THE MOST appropriate way to deal with the subject of admissibility of evidence and its relationship with international arbitration is first to examine the notion of admissibility under domestic law. Since the concept essentially has its roots in the English law of evidence, the common law concept will be examined first and compared with the corresponding notion in French law. I will also make some references, albeit restricted, to Middle Eastern law. In this respect, it must be recognized that the corpus of Middle Eastern laws are copies of Western models. For example, Syrian law is an offshoot of the old French Code of Civil Procedure and the Lebanese law of 1983 is in practice a translation of the new French Code of Civil Procedure. However, an ‘exotic’ law of evidence, the Yemeni Republican Decree No. 22 of 1992, which, like Saudi Arabian regulations, still immersed in Islamic law and contains medieval remnants, will be considered briefly.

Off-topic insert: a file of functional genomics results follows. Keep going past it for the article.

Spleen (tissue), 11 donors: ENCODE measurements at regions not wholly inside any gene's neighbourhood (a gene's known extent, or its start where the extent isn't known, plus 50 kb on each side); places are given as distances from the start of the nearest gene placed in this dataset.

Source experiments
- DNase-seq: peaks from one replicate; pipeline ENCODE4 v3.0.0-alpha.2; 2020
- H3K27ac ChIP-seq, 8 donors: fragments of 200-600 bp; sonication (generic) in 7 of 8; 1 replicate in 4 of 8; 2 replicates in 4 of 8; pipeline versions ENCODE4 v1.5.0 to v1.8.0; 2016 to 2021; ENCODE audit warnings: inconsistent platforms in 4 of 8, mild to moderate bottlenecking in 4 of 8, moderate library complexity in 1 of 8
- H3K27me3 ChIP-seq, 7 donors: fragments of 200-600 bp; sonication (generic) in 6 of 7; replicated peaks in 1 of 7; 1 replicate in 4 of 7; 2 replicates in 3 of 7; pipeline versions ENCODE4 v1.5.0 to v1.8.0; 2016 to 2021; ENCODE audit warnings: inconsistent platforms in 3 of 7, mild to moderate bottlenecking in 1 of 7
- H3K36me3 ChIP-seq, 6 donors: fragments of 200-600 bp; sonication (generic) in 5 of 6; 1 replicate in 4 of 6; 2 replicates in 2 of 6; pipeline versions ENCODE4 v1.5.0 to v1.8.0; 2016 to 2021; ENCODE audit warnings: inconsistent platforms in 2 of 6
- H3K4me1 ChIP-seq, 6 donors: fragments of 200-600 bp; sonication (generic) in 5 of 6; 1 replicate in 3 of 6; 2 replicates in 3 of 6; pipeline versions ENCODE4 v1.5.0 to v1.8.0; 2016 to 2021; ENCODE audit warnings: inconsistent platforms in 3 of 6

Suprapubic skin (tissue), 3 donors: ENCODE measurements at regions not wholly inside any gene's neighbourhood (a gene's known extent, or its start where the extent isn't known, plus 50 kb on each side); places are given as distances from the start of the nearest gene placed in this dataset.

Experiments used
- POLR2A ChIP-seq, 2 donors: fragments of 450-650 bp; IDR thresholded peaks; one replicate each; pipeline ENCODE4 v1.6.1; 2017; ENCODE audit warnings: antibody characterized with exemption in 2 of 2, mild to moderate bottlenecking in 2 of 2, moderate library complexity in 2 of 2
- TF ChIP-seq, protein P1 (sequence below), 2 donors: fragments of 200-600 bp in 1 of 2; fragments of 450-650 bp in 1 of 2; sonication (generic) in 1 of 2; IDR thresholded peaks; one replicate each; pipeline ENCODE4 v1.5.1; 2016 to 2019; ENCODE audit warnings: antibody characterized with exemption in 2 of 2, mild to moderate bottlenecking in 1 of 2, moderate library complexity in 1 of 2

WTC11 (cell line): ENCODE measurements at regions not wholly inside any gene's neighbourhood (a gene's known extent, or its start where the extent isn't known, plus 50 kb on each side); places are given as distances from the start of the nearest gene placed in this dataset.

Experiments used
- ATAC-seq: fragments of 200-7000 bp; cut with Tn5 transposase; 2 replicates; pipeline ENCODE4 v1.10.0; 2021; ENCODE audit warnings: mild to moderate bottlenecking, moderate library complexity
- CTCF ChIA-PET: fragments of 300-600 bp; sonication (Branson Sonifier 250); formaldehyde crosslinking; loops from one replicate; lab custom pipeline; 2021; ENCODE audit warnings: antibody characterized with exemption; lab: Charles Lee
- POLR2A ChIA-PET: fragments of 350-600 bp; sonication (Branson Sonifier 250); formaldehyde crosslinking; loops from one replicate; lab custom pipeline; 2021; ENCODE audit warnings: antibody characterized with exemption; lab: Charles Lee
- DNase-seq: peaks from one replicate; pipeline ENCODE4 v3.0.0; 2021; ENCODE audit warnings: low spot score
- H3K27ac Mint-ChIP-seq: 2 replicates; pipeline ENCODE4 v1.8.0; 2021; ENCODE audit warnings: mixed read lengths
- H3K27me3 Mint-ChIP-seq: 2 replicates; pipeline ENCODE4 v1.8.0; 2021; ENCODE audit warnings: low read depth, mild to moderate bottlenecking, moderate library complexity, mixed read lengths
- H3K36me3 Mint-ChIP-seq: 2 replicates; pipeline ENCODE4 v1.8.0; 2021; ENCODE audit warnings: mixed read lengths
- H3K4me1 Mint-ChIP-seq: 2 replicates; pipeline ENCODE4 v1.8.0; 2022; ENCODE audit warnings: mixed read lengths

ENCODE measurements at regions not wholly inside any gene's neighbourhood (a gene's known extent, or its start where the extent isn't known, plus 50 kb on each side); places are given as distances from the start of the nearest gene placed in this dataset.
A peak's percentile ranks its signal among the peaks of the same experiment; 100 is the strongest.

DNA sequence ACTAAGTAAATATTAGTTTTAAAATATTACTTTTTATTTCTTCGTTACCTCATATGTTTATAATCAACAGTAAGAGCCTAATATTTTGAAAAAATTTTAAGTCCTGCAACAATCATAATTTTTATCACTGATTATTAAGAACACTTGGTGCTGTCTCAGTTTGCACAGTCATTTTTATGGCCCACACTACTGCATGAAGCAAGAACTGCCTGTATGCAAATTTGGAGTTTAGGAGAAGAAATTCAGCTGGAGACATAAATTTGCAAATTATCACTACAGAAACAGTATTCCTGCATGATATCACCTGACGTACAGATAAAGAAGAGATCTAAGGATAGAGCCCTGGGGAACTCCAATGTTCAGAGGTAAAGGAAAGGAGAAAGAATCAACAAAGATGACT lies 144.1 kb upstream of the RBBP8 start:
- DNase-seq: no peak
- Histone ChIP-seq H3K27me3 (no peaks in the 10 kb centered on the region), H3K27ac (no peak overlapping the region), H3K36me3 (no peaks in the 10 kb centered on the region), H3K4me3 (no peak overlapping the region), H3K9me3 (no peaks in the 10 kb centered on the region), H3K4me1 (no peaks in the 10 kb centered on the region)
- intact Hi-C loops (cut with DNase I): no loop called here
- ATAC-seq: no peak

Once I have dealt with the issue of admissibility of evidence in the English and French systems, I shall examine its treatment under international arbitration rules and practice. I shall then attempt to answer the main question: to what extent may international arbitration proceedings be conducted without strictly applying the legal rules of admissibility?
### (a) Context
A few words are necessary to place the subject matter in the context of English law of evidence. An objection of inadmissibility is most likely to arise on the day of the ‘trial’, or the ‘day in court’, which seems to a civil law practitioner like a ritual in a missa solemnis with no Gregorian chants. Some continental lawyers liken it to a theatrical process, a dramatic moment of judicial process. An objection of inadmissibility is generally raised during this single, concentrated event. This is in contrast to civil …